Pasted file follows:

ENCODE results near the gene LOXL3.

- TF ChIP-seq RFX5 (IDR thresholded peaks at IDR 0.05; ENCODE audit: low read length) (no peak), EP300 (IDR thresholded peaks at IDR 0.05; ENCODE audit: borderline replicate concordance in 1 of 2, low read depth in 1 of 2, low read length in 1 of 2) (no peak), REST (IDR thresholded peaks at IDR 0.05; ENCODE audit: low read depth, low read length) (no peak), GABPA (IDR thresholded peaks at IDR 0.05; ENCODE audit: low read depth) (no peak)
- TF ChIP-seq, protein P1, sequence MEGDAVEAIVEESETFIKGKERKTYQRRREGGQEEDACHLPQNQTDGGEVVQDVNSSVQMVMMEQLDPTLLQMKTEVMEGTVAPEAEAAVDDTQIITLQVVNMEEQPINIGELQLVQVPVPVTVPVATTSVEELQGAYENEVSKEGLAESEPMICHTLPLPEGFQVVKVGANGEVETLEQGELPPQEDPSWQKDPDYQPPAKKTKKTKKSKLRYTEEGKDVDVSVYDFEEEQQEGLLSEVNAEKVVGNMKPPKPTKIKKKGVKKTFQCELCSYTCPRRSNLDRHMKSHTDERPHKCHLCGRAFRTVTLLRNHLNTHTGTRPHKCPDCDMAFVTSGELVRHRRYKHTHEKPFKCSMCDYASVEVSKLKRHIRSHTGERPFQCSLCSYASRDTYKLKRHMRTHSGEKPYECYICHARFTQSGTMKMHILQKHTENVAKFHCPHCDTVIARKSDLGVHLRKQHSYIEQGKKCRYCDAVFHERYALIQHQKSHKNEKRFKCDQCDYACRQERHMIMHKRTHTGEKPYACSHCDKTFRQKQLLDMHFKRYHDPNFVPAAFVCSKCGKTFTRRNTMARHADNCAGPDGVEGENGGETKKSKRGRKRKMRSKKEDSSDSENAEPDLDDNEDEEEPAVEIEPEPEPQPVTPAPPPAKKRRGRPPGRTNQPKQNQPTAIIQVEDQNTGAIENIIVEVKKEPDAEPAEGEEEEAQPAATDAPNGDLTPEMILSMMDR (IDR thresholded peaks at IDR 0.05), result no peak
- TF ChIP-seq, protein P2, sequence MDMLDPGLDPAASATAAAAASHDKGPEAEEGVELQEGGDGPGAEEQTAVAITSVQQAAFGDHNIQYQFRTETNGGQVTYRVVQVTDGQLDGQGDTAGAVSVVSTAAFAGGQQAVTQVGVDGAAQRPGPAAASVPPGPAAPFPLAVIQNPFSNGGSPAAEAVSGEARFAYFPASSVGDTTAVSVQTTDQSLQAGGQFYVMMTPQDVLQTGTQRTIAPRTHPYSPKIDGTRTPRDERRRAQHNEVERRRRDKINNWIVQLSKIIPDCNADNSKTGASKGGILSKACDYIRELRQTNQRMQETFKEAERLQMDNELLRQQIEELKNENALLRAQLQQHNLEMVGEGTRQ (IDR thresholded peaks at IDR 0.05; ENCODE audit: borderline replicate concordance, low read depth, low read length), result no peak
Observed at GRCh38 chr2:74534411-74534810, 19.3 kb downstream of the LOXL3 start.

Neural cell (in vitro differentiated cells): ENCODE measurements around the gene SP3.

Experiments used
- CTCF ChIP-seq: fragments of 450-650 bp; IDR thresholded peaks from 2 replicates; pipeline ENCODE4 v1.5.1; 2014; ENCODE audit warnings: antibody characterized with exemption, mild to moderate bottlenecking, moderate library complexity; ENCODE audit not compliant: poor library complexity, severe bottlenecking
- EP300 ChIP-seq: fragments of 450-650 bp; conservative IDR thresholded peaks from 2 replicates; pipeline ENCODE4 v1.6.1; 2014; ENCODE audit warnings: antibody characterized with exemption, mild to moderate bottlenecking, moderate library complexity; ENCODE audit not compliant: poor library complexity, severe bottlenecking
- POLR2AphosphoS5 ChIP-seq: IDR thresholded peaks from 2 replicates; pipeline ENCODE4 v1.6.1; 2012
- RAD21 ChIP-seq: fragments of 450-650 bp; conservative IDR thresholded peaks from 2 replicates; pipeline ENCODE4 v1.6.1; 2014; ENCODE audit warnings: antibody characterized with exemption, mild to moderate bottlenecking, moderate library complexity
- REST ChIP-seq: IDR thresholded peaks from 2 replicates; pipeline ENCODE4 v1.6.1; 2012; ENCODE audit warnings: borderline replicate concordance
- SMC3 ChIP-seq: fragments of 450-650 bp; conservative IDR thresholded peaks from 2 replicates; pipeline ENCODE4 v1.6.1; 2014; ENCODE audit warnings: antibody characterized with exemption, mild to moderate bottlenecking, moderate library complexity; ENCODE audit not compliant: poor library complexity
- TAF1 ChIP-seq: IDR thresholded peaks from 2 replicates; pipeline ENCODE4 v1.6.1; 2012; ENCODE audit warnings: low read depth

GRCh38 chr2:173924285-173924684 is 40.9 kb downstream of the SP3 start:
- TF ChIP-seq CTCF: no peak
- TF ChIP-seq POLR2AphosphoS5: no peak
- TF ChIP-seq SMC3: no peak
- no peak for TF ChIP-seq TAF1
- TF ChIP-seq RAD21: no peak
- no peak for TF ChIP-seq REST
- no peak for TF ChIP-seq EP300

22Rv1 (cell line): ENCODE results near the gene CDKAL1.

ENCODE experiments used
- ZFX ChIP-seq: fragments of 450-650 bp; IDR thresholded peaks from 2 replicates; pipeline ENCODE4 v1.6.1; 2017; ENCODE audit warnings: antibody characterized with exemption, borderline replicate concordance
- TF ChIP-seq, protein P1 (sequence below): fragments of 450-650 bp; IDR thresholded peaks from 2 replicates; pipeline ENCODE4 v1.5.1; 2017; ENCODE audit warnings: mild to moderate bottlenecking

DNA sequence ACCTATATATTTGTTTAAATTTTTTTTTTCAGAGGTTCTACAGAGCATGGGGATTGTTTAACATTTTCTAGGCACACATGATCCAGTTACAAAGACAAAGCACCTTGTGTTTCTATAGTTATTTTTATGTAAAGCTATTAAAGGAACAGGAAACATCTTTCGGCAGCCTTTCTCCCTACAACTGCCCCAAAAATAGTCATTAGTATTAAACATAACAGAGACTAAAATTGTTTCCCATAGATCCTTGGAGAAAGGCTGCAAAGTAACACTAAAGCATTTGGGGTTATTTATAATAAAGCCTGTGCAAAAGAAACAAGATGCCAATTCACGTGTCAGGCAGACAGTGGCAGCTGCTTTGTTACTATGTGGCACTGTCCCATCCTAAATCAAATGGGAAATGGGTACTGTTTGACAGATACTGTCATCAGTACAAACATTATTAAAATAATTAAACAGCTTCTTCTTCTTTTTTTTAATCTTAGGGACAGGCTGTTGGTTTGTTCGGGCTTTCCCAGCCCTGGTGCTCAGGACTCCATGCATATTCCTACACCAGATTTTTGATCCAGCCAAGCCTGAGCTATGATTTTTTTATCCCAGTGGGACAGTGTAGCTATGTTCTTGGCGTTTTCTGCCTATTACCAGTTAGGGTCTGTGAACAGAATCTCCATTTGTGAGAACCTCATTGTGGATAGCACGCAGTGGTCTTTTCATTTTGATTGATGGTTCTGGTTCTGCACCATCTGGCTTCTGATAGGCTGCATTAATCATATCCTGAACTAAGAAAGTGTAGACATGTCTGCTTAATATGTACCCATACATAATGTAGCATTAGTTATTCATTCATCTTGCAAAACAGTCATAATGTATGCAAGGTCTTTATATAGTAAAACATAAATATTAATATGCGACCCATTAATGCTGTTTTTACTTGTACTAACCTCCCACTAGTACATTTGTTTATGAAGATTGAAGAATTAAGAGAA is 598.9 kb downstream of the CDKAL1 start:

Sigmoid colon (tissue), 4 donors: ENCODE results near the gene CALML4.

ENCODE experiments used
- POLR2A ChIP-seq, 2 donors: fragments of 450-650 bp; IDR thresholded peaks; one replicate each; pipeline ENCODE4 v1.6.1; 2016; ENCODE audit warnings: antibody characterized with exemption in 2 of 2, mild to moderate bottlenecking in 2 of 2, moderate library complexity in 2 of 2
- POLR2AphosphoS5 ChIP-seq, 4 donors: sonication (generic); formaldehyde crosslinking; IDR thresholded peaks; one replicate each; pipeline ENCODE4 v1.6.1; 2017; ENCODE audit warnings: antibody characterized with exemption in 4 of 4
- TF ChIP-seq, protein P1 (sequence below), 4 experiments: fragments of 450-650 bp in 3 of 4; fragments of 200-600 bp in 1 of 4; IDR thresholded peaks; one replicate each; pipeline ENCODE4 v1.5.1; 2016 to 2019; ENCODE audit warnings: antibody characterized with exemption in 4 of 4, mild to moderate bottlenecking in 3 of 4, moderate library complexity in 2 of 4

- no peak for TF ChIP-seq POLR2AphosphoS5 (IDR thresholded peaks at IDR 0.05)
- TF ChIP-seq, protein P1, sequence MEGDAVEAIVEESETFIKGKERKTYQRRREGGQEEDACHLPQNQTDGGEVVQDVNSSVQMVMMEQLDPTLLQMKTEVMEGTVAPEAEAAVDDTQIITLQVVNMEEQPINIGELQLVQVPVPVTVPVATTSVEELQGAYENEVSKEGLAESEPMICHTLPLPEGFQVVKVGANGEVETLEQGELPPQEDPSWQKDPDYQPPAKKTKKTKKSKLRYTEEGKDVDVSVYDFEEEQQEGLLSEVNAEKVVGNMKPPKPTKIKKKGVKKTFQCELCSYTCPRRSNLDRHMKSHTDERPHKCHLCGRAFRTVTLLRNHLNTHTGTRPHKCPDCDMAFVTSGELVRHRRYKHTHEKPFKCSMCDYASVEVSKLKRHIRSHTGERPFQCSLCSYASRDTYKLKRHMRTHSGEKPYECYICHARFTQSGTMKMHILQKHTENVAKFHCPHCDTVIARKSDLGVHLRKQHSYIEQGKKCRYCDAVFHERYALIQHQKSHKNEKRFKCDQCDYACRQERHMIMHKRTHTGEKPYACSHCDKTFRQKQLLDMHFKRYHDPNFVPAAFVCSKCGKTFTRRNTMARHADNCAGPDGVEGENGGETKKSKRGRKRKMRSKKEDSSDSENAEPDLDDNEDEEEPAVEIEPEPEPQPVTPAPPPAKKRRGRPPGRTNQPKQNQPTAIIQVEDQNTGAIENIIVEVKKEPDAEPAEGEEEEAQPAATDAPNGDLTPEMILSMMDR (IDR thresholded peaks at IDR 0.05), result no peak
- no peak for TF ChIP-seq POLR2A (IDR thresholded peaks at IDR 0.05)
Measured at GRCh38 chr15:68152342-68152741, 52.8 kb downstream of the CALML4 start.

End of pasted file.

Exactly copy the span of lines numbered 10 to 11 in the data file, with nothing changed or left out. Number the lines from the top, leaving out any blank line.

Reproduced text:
- POLR2AphosphoS5 ChIP-seq: IDR thresholded peaks from 2 replicates; pipeline ENCODE4 v1.6.1; 2012
- RAD21 ChIP-seq: fragments of 450-650 bp; conservative IDR thresholded peaks from 2 replicates; pipeline ENCODE4 v1.6.1; 2014; ENCODE audit warnings: antibody characterized with exemption, mild to moderate bottlenecking, moderate library complexity